The coronavirus outbreak and resulting quarantine measures have led to widespread business disruptions in the United States. As part of the federal response, the Congress is expected to approve this week a bill that would provide relief of up to $350 billion in forgivable loans to small business concerns, non-profit and veterans organizations and self-employed individuals to cover their expenses during the crisis.

This alert is based on draft legislative language as of March 22, 2020 and remains subject to revisions during the legislative process. There will most certainly be changes and revisions to the current proposal, as negotiations are ongoing with respect to, among other things, size and scope, before the Congress considers and passes the third economic relief bill.

Stay tuned for further developments.  We will be hosting a briefing call
Thursday, March 26, 2020 at 2 p.m. EST. Please RSVP here.

As soon as the bill becomes law, we can work with you to identify SBA-approved lenders and assist in the preparation and submission of a business interruption loan application. It is critical to leverage our experienced public policy experts in D.C. to best position applications for success, including guiding them through the approval process, given the expected intense competition for limited resources, as well as working with you to sort through the interplay with business interruption insurance, existing credit arrangements and other related complexities. We will keep you posted as the bill moves through the Senate, the House and then as it is signed into law, and provide further details so you may access the program, if you are eligible.



Any small business concern, non-profit organization or veterans organization1 is eligible provided that it employs no more than 500 employees and was in operation on February 15, 2020.2 In addition, any applicant that meets certain size standards established by the SBA may be eligible. All prospective borrowers are presumed to have been adversely impacted by COVID-19.

Self-employed individuals, sole proprietors and independent contractors are also eligible if they have documented payroll tax filings with the IRS. In addition, business concerns with more than one (1) physical location are eligible if they employ not more than 500 employees per physical location and they operate in the hotel, restaurant and/or bar sectors.3

Maximum Amount

The maximum loan amount to be guaranteed is an amount equal to two and a half (2.5) times the borrower’s total monthly payments for payroll (calculated as an average per month over the 12 months prior to the date of the applicable loan)4, capped at $10,000,000.00 per borrower. The SBA will waive all fees or reduce fees to the maximum extent possible.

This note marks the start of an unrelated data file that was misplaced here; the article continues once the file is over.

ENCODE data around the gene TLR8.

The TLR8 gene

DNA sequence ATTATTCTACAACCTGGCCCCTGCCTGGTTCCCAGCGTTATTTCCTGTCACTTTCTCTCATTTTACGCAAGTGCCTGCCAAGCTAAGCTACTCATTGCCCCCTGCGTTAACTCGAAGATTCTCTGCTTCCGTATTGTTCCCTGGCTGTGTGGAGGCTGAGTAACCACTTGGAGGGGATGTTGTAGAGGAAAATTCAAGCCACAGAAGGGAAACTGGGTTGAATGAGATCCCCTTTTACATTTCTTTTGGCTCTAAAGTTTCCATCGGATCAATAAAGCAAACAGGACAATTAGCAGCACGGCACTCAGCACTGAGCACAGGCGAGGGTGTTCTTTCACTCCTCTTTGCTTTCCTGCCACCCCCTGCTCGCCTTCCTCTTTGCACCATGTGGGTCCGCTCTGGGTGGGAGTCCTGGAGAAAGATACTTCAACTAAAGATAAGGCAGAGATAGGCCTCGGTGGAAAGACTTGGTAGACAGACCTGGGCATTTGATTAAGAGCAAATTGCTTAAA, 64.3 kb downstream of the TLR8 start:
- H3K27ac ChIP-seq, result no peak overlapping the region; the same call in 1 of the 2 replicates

Payroll costs are defined as the sum of all payments for compensation, including salary, wage, cash tips, paid time off (vacation, parental, sick leave), severance, health care benefits, state or local taxes. For sole proprietors or independent contractors, payroll costs are defined as the sum of all compensation payments including wages, commissions or similar compensation capped at $100,000 per year. Payroll costs shall not include compensation of any individual employee in excess of $100,000, any compensation of an employee whose principal place of residence is outside the United States, or any sick leave or family leave covered under the Families First Coronavirus Response Act.

Use of Proceeds

The loan proceeds can be used to provide payroll support, including paid sick leave, group health care benefits, employee salaries, mortgage payments, rents, utilities and payments on other debt obligations. The SBA will require lenders to provide complete payment deferment relief for a period of not more than 1 year.5 The program covers the period from February 15, 2020 through June 30, 2020.

Other Matters

The proposed bill provides other details, including with respect to loan forgiveness, an increase in SBA guarantee to 100% until January 1, 2021 and eligibility details.

In order to qualify for full loan forgiveness, a borrower must maintain, during a period beginning on February 15, 2020 and ending on June 30, 2020 an average monthly number of employees that is not less than the average monthly number of employees for the same period in 2019.

The bill is still under negotiation and this summary does not describe all of the details that may be applicable to any specific borrower. Please reach out to your Dentons contact for information specific to your circumstances.